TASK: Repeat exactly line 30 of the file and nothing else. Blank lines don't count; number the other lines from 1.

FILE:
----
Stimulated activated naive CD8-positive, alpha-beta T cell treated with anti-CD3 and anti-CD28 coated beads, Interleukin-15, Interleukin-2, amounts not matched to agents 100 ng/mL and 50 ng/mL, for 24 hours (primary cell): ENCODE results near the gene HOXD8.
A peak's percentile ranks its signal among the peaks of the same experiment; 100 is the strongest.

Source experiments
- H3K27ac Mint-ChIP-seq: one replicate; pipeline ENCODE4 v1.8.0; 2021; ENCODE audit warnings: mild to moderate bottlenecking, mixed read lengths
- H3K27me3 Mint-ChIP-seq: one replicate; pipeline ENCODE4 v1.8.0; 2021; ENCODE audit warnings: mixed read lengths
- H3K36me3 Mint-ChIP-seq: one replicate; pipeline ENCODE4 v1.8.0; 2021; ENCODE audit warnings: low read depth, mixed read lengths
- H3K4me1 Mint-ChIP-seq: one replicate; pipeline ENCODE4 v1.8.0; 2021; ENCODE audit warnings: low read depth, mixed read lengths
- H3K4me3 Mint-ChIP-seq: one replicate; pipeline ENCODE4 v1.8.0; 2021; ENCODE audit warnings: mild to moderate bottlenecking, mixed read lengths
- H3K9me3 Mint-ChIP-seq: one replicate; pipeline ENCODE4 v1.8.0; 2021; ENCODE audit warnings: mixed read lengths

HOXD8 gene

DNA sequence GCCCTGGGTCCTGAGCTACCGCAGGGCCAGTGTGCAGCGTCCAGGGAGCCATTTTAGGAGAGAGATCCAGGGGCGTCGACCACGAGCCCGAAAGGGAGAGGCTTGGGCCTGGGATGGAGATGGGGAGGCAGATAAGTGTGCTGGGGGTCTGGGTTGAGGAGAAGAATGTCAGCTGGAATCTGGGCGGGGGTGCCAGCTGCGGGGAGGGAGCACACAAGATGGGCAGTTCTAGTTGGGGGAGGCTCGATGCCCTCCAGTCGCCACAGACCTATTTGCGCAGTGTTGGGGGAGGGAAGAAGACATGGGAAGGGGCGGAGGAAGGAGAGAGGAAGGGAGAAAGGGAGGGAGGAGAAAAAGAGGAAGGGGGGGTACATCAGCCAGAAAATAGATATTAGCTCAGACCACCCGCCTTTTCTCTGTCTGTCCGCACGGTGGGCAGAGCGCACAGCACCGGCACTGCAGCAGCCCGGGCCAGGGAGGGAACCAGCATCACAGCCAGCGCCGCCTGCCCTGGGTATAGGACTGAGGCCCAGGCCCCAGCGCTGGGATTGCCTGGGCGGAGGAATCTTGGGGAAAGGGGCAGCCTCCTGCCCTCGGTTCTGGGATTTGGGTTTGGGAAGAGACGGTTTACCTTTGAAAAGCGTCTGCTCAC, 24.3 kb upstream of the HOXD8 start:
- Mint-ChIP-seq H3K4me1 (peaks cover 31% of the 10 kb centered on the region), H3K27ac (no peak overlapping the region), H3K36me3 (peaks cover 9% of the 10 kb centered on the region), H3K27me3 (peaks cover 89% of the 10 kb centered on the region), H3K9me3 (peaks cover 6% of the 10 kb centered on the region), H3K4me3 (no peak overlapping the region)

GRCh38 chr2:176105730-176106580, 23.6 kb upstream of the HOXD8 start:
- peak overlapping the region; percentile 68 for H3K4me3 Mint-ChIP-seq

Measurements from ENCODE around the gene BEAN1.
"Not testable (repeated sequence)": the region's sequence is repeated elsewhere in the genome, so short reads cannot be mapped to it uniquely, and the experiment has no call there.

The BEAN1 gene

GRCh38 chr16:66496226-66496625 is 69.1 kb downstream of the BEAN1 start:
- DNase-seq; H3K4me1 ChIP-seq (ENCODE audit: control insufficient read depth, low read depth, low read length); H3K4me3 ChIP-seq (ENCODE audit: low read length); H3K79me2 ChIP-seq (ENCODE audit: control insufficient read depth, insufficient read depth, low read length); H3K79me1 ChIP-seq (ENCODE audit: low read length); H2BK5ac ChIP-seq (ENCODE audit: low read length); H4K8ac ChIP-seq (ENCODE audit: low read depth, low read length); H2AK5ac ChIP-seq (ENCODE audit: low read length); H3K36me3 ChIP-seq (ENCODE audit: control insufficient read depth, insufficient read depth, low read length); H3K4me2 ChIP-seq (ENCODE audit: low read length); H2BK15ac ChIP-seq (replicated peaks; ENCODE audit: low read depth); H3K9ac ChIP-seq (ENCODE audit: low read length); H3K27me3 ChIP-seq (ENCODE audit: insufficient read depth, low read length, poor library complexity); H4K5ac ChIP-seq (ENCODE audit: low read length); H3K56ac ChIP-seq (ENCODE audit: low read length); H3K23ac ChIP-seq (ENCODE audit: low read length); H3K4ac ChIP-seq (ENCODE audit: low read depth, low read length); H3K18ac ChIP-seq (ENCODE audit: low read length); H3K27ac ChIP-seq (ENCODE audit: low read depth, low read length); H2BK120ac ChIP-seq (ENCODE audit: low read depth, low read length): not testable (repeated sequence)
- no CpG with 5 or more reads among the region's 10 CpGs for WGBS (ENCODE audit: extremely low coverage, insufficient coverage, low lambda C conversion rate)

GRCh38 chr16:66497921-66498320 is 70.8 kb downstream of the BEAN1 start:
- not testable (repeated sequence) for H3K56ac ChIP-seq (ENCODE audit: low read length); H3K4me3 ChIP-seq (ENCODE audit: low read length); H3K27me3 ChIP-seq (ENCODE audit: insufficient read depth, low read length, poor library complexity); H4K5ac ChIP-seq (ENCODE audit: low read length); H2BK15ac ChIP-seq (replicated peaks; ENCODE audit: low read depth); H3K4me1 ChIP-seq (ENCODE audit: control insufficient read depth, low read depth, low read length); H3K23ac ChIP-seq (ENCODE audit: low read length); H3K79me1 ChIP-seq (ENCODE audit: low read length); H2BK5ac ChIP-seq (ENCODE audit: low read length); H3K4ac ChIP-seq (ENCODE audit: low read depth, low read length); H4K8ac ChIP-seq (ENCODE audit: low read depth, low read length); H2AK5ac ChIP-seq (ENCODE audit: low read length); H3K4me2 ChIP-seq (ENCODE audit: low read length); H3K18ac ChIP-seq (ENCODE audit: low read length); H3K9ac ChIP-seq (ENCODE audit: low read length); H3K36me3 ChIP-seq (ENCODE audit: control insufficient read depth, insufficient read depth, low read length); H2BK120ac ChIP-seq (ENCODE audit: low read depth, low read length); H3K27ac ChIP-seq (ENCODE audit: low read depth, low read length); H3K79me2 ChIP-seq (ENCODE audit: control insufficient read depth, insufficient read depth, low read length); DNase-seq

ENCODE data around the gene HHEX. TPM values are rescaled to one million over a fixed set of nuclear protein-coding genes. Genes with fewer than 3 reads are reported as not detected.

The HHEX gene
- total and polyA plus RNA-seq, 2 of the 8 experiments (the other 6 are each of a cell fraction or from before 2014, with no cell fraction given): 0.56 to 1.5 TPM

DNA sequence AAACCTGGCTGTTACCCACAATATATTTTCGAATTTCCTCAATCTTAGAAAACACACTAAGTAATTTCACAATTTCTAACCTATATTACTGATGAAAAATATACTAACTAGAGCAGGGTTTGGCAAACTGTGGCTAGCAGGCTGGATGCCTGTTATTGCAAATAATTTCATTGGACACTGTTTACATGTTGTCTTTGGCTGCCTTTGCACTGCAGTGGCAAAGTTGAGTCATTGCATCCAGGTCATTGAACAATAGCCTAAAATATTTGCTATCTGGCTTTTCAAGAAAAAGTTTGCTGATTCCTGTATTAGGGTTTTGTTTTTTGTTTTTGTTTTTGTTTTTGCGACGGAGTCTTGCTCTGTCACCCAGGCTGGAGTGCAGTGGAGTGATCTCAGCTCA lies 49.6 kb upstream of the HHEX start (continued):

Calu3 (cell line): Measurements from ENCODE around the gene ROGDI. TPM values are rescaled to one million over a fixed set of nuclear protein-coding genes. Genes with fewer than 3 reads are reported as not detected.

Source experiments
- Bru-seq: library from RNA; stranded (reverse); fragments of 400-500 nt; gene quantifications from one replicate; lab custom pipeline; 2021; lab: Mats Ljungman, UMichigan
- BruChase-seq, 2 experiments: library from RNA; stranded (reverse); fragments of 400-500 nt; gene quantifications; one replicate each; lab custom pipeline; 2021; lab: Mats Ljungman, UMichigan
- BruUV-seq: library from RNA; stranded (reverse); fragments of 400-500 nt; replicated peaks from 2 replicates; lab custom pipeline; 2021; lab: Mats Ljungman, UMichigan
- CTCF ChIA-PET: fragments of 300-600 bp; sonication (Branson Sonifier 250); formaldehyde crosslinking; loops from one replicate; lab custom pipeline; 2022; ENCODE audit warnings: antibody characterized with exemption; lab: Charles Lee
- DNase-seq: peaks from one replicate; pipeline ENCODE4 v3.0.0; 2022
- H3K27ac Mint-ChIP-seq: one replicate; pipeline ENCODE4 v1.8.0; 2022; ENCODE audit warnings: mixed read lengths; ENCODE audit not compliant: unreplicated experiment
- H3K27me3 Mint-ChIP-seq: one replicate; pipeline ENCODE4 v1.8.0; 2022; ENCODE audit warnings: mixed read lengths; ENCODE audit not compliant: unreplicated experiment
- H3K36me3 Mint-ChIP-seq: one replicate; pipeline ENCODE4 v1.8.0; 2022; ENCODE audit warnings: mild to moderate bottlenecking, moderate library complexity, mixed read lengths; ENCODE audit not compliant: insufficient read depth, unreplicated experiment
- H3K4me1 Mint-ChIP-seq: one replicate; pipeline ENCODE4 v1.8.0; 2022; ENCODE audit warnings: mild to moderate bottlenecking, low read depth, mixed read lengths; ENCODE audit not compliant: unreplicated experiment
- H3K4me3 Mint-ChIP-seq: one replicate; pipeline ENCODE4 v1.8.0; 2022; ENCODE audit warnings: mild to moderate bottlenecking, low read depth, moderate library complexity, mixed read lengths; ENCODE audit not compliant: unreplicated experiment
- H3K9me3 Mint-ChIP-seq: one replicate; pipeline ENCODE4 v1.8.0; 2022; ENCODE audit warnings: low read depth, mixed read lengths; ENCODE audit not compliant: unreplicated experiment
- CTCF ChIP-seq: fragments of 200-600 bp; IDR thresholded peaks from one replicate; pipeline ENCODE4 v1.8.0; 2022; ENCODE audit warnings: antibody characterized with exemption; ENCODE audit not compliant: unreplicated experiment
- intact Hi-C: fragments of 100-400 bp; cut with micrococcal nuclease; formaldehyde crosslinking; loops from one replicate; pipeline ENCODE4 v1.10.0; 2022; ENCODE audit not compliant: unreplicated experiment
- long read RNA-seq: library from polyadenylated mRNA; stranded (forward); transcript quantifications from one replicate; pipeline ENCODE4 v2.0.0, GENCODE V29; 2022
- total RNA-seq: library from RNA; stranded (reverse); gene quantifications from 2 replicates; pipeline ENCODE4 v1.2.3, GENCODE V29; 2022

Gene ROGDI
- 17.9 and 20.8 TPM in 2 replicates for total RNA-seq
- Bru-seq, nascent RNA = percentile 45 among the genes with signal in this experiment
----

- BruChase-seq, 2 experiments: library from RNA; stranded (reverse); fragments of 400-500 nt; gene quantifications; one replicate each; lab custom pipeline; 2021; lab: Mats Ljungman, UMichigan